This chapter focused on using the document camera to enhance instruction. Full disclosure, I never once used a document camera in my classroom. Sure, our school got a document camera that looked much like this:
Our technology leaders demonstrated it to teachers, explained how cool it would be to share examples of good work our students have done, show a science experiment so everyone can see (and include more than the students closest to the experiment), or demonstrate how to use a particular math manipulative.
At the time, I was feeling overwhelmed [like most teachers], and really didn't see it being of much use to me. Teaching special needs students, we had very small groups of students working on the same thing (in a classroom of 8 students, I usually had at least 3 different activities going at the same time, so I never had a group of more than 4 students, and it was easy to share good work in a group of 4!). The one day I intended to use our school document camera to demonstrate how to use our new geoboards and create polygons, our technology coordinator was absent and I didn't have any access to the camera (poor planning on my part).
So this chapter was short, but it had some good, useful, easy-to-implement ideas of how to use a document camera. Annotating authentic text was my favorite idea. Especially when paired with a SmartBoard, teachers could find articles related to whatever the topic was, place the article under the document camera, and use the floating ink tool (which comes with the Smart Notebook software) to highlight, underline, draw arrows, etc. all over the article. Then, take a picture with your screenshot tool and link to your class website, print it out, hang it in the classroom, etc. I love when teachers take the time to show students there is a purpose behind learning about _____, other than just because it is included in the curriculum for their grade.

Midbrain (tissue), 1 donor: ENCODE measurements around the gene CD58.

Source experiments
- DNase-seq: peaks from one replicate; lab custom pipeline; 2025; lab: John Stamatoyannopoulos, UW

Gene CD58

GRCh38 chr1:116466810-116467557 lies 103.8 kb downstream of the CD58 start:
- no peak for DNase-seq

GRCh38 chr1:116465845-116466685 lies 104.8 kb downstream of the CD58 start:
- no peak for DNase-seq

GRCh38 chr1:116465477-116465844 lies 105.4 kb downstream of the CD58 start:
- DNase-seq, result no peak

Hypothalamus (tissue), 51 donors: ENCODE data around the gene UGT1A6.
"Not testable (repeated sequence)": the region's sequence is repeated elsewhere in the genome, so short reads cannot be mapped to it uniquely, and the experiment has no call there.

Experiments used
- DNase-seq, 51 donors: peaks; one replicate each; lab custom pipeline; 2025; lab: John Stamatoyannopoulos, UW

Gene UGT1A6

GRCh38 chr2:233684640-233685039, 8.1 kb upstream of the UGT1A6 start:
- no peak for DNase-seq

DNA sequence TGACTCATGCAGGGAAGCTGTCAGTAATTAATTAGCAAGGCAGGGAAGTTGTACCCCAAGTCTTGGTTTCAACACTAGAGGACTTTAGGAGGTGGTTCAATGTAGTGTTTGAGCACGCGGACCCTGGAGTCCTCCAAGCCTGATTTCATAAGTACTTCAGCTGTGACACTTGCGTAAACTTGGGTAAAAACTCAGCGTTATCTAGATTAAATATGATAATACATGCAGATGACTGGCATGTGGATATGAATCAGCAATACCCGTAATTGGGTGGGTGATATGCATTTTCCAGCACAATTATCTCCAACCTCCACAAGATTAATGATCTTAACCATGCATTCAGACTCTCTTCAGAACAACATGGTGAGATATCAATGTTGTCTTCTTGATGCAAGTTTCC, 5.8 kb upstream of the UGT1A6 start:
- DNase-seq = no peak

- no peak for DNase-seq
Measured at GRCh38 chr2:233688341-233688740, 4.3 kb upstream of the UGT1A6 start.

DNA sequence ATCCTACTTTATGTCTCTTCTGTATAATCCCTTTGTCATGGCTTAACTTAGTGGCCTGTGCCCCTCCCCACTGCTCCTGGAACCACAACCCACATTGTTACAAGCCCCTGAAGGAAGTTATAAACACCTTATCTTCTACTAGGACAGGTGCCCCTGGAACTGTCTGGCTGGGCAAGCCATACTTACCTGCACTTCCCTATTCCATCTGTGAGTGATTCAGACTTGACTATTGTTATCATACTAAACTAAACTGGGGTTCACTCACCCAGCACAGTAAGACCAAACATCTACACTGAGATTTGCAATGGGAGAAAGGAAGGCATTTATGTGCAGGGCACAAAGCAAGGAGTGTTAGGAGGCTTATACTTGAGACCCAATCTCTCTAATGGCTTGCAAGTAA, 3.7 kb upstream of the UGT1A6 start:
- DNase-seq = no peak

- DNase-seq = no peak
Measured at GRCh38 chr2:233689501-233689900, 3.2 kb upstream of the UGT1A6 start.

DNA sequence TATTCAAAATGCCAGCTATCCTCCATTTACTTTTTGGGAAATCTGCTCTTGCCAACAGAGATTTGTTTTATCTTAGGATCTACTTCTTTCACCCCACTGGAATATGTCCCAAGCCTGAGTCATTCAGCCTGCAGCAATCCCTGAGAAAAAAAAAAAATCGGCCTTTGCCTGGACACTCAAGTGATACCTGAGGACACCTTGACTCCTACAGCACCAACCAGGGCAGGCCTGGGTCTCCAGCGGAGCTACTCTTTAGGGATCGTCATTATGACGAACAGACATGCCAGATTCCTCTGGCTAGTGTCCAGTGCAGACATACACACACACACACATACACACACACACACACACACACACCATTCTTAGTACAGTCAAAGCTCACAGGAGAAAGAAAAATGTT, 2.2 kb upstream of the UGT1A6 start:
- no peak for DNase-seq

I also like the idea of using the document camera to demonstrate handwriting. I am now teaching my four-year-old son how to write his letters. In a 1:1 situation, it is sometimes hard for him to see exactly how I am holding my pencil, and where to start and finish on the letters. He has also has already gotten into some pretty bad habits with writing letters (for example, when writing an n, he makes an upside down 'u', then adds the 'tail' on top). I can see how it would be really tough for a kindergarden or 1st grade teacher to teach proper letter formation to 30+ tiny people all at the same time. That is where a document camera might come in really handy.
Do you have a document camera in your classroom? Have you ever used one?